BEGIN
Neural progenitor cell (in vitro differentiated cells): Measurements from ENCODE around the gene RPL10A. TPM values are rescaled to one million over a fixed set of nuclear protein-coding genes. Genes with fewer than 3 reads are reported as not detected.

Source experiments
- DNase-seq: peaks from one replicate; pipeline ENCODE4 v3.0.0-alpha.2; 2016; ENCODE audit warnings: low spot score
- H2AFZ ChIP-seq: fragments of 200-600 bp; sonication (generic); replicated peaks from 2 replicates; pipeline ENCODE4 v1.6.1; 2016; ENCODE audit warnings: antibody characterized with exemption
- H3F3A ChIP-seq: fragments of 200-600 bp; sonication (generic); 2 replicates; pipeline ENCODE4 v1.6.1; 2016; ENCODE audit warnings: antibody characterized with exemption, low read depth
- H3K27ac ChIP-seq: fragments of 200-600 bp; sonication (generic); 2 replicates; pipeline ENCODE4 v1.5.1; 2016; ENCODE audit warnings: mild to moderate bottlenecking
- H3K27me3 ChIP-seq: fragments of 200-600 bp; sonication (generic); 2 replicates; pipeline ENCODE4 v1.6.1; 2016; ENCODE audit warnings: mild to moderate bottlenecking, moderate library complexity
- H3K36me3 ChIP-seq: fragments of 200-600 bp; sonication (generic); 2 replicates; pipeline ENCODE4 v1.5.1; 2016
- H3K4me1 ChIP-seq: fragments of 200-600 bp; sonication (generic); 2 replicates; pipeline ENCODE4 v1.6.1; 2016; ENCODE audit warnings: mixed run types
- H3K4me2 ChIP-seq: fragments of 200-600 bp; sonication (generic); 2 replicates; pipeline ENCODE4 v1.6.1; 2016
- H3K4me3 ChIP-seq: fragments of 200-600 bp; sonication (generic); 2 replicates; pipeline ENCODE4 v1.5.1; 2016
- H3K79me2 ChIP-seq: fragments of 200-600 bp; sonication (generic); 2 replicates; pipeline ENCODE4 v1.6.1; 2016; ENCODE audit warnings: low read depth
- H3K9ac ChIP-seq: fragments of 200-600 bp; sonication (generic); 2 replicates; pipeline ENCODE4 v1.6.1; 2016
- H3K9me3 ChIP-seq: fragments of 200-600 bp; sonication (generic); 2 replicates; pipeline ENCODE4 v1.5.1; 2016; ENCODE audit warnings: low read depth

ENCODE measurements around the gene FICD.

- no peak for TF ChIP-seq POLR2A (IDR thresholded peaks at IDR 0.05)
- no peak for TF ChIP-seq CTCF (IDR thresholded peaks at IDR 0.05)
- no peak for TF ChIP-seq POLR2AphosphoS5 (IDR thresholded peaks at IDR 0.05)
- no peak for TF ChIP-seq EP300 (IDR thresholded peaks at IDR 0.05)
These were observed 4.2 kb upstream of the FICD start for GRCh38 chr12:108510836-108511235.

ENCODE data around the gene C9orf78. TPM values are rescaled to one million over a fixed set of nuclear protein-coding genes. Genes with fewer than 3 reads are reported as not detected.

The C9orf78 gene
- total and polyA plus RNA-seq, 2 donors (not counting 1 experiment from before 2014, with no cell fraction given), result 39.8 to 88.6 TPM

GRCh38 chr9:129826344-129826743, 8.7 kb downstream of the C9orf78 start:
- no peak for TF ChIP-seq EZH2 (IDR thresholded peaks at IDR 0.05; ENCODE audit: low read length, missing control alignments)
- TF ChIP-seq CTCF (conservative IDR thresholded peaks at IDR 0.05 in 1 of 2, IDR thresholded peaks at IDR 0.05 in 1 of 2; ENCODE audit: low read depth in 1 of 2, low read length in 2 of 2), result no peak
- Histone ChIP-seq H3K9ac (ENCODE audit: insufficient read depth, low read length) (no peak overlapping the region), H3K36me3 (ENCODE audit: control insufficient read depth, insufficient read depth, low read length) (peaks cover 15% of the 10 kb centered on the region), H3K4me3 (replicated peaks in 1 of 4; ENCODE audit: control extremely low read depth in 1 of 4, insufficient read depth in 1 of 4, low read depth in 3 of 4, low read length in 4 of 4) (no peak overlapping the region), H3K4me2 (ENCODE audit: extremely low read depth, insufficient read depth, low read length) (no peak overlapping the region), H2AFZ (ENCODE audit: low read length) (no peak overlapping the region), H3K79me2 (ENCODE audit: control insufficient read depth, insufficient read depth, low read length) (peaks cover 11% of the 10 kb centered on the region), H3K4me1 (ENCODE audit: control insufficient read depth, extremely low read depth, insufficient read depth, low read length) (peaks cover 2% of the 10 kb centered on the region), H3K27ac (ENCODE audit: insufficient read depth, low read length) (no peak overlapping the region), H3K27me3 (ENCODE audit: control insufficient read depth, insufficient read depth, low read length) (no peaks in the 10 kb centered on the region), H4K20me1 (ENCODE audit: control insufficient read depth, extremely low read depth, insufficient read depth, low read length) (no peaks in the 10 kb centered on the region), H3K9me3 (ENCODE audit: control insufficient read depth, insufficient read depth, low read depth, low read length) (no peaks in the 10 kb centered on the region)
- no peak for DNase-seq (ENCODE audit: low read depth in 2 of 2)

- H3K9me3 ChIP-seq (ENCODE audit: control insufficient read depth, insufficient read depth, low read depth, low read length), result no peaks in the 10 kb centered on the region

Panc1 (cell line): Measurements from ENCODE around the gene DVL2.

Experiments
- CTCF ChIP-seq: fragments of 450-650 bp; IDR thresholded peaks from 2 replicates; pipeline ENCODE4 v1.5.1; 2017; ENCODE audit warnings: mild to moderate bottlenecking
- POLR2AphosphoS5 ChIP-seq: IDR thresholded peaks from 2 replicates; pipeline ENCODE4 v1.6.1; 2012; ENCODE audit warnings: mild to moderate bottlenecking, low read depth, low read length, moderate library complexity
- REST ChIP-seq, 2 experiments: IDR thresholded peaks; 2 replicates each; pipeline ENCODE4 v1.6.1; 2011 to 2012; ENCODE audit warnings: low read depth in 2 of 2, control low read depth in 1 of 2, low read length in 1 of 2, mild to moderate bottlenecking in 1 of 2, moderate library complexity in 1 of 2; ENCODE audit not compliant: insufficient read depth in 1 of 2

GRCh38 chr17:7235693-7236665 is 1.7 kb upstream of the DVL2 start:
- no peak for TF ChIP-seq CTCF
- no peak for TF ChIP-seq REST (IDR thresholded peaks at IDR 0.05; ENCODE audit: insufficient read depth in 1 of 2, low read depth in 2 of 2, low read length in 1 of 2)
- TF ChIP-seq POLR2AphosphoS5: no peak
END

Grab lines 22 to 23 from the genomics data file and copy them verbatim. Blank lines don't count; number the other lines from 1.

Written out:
The C9orf78 gene
- total and polyA plus RNA-seq, 2 donors (not counting 1 experiment from before 2014, with no cell fraction given), result 39.8 to 88.6 TPM